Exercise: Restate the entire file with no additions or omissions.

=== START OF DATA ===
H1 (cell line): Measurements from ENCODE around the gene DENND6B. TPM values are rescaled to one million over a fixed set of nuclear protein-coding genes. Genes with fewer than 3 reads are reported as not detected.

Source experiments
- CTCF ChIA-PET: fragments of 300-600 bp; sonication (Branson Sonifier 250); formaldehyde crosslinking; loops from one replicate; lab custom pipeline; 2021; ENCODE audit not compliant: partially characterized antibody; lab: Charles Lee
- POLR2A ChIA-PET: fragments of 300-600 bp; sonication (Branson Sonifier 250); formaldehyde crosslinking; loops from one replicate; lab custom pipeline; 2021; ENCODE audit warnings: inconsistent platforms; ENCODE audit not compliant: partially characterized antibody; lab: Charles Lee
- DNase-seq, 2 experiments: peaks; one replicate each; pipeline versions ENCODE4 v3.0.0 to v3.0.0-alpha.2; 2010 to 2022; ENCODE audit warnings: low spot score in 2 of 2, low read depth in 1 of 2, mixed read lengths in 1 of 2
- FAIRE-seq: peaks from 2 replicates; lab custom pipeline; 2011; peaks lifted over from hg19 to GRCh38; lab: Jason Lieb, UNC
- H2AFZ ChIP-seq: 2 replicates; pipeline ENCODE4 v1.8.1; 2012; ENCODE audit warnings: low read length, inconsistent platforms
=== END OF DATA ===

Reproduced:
H1 (cell line): Measurements from ENCODE around the gene DENND6B. TPM values are rescaled to one million over a fixed set of nuclear protein-coding genes. Genes with fewer than 3 reads are reported as not detected.

Source experiments
- CTCF ChIA-PET: fragments of 300-600 bp; sonication (Branson Sonifier 250); formaldehyde crosslinking; loops from one replicate; lab custom pipeline; 2021; ENCODE audit not compliant: partially characterized antibody; lab: Charles Lee
- POLR2A ChIA-PET: fragments of 300-600 bp; sonication (Branson Sonifier 250); formaldehyde crosslinking; loops from one replicate; lab custom pipeline; 2021; ENCODE audit warnings: inconsistent platforms; ENCODE audit not compliant: partially characterized antibody; lab: Charles Lee
- DNase-seq, 2 experiments: peaks; one replicate each; pipeline versions ENCODE4 v3.0.0 to v3.0.0-alpha.2; 2010 to 2022; ENCODE audit warnings: low spot score in 2 of 2, low read depth in 1 of 2, mixed read lengths in 1 of 2
- FAIRE-seq: peaks from 2 replicates; lab custom pipeline; 2011; peaks lifted over from hg19 to GRCh38; lab: Jason Lieb, UNC
- H2AFZ ChIP-seq: 2 replicates; pipeline ENCODE4 v1.8.1; 2012; ENCODE audit warnings: low read length, inconsistent platforms